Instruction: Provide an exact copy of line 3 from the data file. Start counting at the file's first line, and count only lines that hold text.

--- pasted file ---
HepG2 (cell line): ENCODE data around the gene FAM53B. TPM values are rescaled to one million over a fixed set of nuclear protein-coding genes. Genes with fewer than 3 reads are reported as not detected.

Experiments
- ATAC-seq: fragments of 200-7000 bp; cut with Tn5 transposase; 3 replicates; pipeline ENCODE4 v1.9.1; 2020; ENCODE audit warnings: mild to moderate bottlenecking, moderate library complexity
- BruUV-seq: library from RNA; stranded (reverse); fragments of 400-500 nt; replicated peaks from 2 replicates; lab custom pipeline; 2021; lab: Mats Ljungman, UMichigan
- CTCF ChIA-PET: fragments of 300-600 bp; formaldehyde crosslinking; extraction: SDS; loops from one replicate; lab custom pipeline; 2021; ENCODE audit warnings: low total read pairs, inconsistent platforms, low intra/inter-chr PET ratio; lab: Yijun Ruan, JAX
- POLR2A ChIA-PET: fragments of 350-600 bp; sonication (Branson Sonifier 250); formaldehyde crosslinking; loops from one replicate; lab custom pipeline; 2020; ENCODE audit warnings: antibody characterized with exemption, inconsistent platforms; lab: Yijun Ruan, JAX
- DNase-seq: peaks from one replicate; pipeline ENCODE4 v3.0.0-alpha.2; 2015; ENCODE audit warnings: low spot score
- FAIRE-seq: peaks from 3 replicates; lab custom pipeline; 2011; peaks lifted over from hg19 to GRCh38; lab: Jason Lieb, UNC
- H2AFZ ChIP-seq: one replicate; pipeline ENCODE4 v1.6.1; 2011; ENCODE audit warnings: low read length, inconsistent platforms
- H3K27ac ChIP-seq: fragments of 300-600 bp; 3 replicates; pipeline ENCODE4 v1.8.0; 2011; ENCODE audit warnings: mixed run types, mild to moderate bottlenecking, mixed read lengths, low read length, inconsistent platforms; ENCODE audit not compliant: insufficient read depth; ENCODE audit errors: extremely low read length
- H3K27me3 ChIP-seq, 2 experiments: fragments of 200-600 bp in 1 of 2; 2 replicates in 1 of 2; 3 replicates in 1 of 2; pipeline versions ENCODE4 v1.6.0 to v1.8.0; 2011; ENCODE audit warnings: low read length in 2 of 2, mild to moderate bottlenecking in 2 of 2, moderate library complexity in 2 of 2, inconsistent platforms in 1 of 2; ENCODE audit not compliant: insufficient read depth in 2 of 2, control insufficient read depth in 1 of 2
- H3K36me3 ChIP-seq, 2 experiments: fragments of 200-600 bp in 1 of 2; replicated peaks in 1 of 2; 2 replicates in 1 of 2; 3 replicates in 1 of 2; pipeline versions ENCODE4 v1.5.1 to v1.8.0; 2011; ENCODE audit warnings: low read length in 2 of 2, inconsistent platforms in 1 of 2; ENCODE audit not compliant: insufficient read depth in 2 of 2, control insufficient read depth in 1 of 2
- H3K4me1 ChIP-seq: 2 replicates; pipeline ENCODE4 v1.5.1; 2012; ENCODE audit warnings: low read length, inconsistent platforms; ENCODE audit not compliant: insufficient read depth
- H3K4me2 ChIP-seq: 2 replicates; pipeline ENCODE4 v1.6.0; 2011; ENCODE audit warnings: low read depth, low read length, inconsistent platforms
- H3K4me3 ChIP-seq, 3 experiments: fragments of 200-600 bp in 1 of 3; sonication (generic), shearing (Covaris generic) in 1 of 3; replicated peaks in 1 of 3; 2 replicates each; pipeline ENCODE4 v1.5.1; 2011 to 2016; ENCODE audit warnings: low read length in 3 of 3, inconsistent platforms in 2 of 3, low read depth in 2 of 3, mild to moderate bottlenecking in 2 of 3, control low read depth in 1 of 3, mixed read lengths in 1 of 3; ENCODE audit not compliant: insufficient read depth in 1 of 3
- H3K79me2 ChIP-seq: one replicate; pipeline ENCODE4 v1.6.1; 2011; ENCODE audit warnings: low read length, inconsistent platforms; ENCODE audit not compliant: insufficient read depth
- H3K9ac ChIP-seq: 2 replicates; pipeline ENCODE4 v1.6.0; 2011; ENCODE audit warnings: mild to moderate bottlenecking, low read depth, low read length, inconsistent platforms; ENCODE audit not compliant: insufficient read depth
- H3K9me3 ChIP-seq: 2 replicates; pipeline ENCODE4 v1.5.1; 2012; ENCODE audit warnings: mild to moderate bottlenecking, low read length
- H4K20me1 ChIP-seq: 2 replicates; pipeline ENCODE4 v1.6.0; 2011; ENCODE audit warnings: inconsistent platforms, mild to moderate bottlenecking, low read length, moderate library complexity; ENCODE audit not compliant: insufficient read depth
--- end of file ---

- ATAC-seq: fragments of 200-7000 bp; cut with Tn5 transposase; 3 replicates; pipeline ENCODE4 v1.9.1; 2020; ENCODE audit warnings: mild to moderate bottlenecking, moderate library complexity